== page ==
In microbiological testing, an “indicator organism” is defined as a marker that reflects the general microbiological condition of a food or environment (Chapin et al., 2014). In contrast, an “index organism” is a marker that reflects the possible presence of ecologically similar pathogens, suggesting a potential public health risk (Chapin et al., 2014). For nearly a century, coliforms have been used as indicator organisms, first in evaluating water for fecal contamination and later in identifying unsanitary conditions in pasteurized dairy products and other foods. Indeed, coliform testing of pasteurized milk was recommended by the U.S. Public Health Service in the earliest edition of the Grade “A” Pasteurized Milk Ordinance (PMO) published in 1924 (Tortorello, 2003). Currently, the PMO limits coliforms in Grade “A” pasteurized milk and milk products to 10 or fewer CFU per mL (FDA, 2015). Coliforms, defined as aerobic or facultatively anaerobic, Gram-negative, non-spore-forming rods capable of fermenting lactose with the production of acid and gas at 32–35°C (Davidson et al., 2004), were originally considered to represent only strains from the genera Citrobacter, Enterobacter, Escherichia, and Klebsiella. Classification of coliforms has been a difficult issue for decades. Coliform differentiation was originally primarily based on the fermentation of sucrose and dulcitol, production of indole and acetylmethylcarbinol, and gelatin liquefaction. Later, Parr established the IMViC formula, which involved indole production, methyl red reaction, Voges-Proskauer test, and citrate utilization (Parr, 1938). Even with these methodological improvements, some strains were still not detected as part of the coliform group.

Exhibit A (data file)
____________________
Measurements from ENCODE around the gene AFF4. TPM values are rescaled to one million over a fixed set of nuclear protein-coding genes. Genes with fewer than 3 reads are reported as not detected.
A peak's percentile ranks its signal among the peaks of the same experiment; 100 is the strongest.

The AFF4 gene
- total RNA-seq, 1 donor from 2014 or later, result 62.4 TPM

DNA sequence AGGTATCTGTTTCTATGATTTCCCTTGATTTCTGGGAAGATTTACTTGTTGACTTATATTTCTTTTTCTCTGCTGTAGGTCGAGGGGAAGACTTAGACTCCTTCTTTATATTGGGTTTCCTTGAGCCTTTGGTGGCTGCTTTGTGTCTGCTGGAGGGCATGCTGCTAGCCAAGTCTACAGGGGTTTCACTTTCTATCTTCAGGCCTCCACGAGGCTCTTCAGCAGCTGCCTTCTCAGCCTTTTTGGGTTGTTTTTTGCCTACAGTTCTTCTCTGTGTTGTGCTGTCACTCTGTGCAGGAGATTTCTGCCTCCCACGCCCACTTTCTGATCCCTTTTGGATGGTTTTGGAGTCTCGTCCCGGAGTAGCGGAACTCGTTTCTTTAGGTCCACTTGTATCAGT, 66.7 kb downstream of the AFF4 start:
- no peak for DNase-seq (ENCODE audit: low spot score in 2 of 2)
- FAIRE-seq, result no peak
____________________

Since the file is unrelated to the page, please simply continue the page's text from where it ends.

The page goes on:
As taxonomic classification methodologies have improved over the decades, it has become clear that coliforms, as defined solely by the method used to detect them, are a much broader and more diverse group of bacteria (Leclerc et al., 2001). Currently, 19 genera have member strains that fall into the coliform group, mostly encompassed in the family Enterobacteriaceae, however, strains of Aeromonas, in the family Aeromonadaceae, also have been identified as coliforms (Abbott et al., 2003) because of their ability to ferment lactose to form gas and acid within 48 h at 32–37°C, although it should be noted that there is some disagreement regarding whether Aeromonas should be considered a coliform. Importantly, because of the method-defined nature of this group, it is not uncommon for some species or strains within a genus to be coliform-positive while others are coliform-negative. Such variability within genera complicates classification and understanding of these microorganisms.